A fishing technique whereby conical nets are dragged through the water column and are kept open by large square 'otter planks'.  
otter trawls. These are trawl nets that are towed through the water column and therefore have no impact on the seabed.

Since 2013, the Russian Alaska pollock fishery in the Sea of Okhotsk  also received MSC certification.

Fish in season 

Fish is in season when the spawning period has ended, as the quality is then at its best.

Alaska Pollock

Theragra chalcogramma
Origin

Pacific Ocean, northwest (FAO 61)

Farming- / Catch method

Danish seine

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Fish stocks and fishing pressure
Ecosystem effects
Fishery management
Final assessment
Explanation assessment

Alaska pollock is a species that is often used to make kibbeling and fish sticks. This species is currently not being overfishedOverfished:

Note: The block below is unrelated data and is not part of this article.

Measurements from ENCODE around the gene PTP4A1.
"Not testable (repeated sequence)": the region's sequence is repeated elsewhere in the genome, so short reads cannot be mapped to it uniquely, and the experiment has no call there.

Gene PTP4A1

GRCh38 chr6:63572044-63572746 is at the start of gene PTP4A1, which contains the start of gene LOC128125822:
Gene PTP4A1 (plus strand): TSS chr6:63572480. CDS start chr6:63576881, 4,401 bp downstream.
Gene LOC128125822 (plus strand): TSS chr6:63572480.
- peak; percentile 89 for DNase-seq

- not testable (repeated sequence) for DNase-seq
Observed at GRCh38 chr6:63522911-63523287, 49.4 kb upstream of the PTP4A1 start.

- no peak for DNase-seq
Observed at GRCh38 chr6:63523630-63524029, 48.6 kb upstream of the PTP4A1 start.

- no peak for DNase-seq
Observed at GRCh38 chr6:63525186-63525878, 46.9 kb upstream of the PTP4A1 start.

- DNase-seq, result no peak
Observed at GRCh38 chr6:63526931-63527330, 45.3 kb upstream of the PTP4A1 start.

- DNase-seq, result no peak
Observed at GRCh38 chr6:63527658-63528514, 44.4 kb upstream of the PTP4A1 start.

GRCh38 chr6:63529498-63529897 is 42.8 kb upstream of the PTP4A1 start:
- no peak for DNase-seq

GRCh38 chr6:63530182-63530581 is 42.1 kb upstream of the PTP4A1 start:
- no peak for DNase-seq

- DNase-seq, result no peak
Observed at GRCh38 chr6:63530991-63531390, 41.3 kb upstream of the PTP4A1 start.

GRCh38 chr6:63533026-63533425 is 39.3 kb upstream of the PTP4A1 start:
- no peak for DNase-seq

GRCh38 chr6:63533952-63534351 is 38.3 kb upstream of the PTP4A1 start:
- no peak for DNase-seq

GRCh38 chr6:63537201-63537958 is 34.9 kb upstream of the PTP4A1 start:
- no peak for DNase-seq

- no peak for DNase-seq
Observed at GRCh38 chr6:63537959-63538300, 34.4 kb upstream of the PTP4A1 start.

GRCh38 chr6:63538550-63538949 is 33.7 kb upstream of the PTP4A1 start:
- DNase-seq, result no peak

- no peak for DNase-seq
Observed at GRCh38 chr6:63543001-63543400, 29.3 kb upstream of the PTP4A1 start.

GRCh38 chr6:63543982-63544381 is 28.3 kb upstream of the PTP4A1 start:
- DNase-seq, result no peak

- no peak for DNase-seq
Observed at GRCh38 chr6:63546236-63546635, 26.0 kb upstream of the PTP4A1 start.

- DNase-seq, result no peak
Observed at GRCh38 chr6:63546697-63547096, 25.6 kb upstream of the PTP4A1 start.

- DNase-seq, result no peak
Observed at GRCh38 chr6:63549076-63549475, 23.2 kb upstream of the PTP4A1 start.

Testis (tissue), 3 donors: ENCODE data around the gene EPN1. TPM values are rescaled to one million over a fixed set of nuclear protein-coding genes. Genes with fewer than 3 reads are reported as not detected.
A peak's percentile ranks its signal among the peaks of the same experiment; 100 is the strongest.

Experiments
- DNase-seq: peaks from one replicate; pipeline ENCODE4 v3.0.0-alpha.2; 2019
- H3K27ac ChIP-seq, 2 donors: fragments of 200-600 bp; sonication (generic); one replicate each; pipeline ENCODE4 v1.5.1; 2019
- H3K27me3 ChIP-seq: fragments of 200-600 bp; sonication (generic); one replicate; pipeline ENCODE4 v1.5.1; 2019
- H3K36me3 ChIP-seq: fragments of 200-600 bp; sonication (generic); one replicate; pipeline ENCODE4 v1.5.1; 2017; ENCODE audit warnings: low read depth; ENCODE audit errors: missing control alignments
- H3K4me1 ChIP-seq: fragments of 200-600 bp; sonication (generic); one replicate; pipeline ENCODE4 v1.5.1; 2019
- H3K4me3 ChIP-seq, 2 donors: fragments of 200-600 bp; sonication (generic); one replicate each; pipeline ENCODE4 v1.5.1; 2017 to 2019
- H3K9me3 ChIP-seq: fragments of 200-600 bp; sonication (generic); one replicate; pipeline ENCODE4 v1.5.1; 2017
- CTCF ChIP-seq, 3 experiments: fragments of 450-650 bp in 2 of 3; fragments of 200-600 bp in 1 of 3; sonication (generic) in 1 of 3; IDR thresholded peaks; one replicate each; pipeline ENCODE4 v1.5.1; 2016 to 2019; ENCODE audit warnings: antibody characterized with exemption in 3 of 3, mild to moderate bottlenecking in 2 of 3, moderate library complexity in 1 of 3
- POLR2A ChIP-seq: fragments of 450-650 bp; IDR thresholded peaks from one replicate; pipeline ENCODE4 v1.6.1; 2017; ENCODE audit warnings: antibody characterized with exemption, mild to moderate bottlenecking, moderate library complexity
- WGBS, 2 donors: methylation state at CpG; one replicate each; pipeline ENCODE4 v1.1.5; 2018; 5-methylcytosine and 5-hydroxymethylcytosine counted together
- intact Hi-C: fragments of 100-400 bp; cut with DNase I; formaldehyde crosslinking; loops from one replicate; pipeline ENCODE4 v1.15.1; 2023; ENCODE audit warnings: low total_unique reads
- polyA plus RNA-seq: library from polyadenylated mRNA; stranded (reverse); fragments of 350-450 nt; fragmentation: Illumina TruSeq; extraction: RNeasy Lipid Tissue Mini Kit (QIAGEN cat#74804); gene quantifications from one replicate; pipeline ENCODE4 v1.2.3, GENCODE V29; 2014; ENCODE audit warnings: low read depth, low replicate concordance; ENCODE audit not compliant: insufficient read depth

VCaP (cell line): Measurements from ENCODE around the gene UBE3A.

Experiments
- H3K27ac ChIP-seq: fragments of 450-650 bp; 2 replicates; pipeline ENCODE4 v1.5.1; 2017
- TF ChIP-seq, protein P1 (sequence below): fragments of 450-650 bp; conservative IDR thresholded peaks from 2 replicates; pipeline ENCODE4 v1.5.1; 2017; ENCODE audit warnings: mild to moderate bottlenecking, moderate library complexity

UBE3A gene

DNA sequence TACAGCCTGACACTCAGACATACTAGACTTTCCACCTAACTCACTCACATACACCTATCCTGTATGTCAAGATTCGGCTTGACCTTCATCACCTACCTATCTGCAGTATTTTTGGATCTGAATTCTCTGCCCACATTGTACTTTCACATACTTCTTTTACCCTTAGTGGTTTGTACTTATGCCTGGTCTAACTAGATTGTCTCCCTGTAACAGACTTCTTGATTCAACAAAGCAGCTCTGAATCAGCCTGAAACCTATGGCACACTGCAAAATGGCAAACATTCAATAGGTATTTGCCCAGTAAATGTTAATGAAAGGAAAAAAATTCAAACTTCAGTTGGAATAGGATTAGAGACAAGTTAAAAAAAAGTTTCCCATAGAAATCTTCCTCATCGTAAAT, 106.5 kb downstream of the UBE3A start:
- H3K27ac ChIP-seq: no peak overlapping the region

A stock is overfished when the stock size has decreased so far that it can no longer produce a maximum sustainable yield. The size of the fish populations is insufficient to reproduce in the long term. 
and for that reason, it receives a green score for the category fish stocks and fishing pressure.

The ecological impact of the catch method (i.e.,) danish seines can momentarily not be evaluated due to the lack of bycatchBycatch:
Species caught next to species targeted for fishery. By-catches can consist of non-commercial species and species that are too small, and can be kept (this part is sometimes called by-product) or thrown back into the sea (discards). 
information. Therefore, the ecosystem impact of this fishing method cannot be determined. This fishery receives a red score on the category ecosystem effects